Peter Yovu’s “a blue coffin” does not fall into the trap of familiarity. With unusual images and a broad scope, Yovu creates a powerfully insightful haiku. On a first reading, one is drawn in by his seemingly surrealistic imagery. However, subsequent readings reveal how specific Yovu is being. Within “the solar system” setting, the “blue coffin” refers to our planet and the increasingly destructive behaviours of its human inhabitants. The urgency of climate change is embedded in our news cycle. Yet as humanity continues on its stubborn path, the prediction of Earth becoming “a blue coffin” becomes even more harrowing and real. The “one nail” of Yovu’s poem can, on the surface, be interpreted as space junk. However, there is a depth to the selection of a nail as a central item in the poem. The purpose of a nail is to hold or to bind together. Yet, ironically, it is exactly this object that “escapes / the solar system.” That a nail drifts away into space is symbolic of our inability to bind ourselves to the need to change behaviours lest our inactivity leads to our very planet’s death.
Chris Patchel follows the nail:
“No metaphors” used to be, and maybe still is, an oft-repeated precept in haiku circles. With some valid reasons. For one thing, haiku is traditionally already a kind of “absolute metaphor” (Bruce Ross) whereby actual, sensory things undergo a symbolic transformation and take on greater significance as “objective correlatives.” (T.S. Elliot).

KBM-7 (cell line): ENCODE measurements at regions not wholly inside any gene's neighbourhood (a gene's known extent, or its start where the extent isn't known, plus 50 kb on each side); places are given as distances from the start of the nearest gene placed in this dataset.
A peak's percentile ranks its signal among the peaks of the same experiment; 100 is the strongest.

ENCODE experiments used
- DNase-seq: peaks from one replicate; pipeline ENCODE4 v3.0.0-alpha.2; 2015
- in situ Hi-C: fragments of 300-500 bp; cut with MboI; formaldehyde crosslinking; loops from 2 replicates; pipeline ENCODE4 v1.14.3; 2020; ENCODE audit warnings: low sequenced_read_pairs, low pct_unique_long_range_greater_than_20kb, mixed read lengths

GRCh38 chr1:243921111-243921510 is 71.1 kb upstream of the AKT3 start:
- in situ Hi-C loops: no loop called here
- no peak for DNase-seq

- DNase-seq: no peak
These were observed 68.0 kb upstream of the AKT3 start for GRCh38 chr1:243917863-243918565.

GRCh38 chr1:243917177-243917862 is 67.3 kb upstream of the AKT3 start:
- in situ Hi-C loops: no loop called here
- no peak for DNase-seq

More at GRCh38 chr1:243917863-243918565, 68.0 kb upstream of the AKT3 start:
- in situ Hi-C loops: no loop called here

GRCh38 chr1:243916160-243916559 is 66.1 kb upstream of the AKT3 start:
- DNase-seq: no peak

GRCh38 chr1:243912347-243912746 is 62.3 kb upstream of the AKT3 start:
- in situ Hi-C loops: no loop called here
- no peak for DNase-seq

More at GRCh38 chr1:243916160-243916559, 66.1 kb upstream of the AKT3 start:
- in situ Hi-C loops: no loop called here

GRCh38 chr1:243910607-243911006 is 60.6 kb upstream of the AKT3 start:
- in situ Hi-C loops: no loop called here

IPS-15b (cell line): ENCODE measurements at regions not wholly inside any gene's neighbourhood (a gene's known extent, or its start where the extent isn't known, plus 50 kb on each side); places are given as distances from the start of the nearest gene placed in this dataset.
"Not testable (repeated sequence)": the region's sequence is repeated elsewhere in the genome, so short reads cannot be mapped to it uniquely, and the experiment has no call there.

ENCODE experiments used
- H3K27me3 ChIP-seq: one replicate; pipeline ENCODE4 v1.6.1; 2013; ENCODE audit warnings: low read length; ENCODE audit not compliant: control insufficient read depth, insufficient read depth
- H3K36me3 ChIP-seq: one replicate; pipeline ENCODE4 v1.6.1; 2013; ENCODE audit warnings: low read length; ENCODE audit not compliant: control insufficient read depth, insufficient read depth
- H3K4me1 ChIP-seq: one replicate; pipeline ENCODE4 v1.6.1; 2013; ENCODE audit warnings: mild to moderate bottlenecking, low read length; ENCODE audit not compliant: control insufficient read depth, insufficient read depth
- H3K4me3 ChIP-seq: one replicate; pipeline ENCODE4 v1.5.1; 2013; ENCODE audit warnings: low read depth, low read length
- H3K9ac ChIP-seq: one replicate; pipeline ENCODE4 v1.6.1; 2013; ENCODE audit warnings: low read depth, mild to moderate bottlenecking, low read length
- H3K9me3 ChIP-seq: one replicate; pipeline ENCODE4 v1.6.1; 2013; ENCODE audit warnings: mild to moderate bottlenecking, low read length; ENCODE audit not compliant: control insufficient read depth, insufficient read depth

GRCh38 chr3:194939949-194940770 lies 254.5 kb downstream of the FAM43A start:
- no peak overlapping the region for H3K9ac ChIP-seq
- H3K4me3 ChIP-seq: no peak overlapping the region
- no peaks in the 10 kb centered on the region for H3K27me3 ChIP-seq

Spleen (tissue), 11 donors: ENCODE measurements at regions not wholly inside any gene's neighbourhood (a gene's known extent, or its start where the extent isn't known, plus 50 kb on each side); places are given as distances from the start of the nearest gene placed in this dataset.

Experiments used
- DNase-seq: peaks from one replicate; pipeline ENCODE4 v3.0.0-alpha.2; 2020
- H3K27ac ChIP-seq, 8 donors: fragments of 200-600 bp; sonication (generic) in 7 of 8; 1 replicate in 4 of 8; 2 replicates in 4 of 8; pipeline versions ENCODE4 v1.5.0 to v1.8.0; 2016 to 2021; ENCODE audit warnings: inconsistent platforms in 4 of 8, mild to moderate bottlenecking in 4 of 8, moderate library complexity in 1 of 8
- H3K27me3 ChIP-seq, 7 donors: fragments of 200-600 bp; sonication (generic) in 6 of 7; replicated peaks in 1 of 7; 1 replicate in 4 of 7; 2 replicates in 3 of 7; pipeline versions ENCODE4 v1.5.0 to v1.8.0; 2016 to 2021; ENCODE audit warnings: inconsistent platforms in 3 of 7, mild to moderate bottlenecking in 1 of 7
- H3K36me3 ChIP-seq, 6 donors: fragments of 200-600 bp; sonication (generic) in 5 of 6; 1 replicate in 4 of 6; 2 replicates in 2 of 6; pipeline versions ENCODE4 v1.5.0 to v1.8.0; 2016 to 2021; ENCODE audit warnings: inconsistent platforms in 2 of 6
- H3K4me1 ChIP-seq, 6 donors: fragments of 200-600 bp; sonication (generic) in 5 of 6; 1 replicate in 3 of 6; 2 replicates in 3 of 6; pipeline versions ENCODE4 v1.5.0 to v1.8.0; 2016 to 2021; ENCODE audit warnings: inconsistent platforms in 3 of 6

But to each poet his own approach. This poem by Peter Yovu revels in overt metaphor, and does so to great effect. The “blue coffin,” which surely refers to Earth, brings to mind Pale Blue Dot, a photograph of our pixel-size planet amidst the vastness of space. That image was taken from a distance of 3.7 billion miles by Voyager 1, the probe which eventually exited the solar system in 2012 after completing its 42-year mission. Aboard that probe is the Golden Record, a sort of time capsule which President Jimmy Carter summed up with: “This is a present from a small, distant world, a token of our sounds, our science, our images, our music, our thoughts and our feelings. We are attempting to survive our time so we may live into yours.”
Quite an expansive haiku. And though pessimistic about humankind’s chances of survival (understandably so) it does leave open the possibility of a different outcome. And/or that perhaps the Golden Record time capsule, and Earth herself, might someday be discovered by some spacefaring civilization.
As this week’s winner, Chris gets to choose next week’s poem, which you’ll find below. We invite you to write a commentary to it. It may be as long or short, academic or spontaneous, serious or silly, public or personal as you like. We will select out-takes from the best of these. And the very best will be reproduced in its entirety and take its place as part of the THF Archives. Best of all, the winning commentator gets to choose the next poem for commentary.
Anyone can participate. A new poem will appear each Friday morning. Simply put your commentary in the Contact box by the following Tuesday midnight (Eastern US Time Zone). Please use the subject header “re:Virals” so we know what we’re looking at. We look forward to seeing some of your favorite poems — and finding out why!
only a drawing of a labyrinth, only the moon’s pull –Mark Harris, Noon 8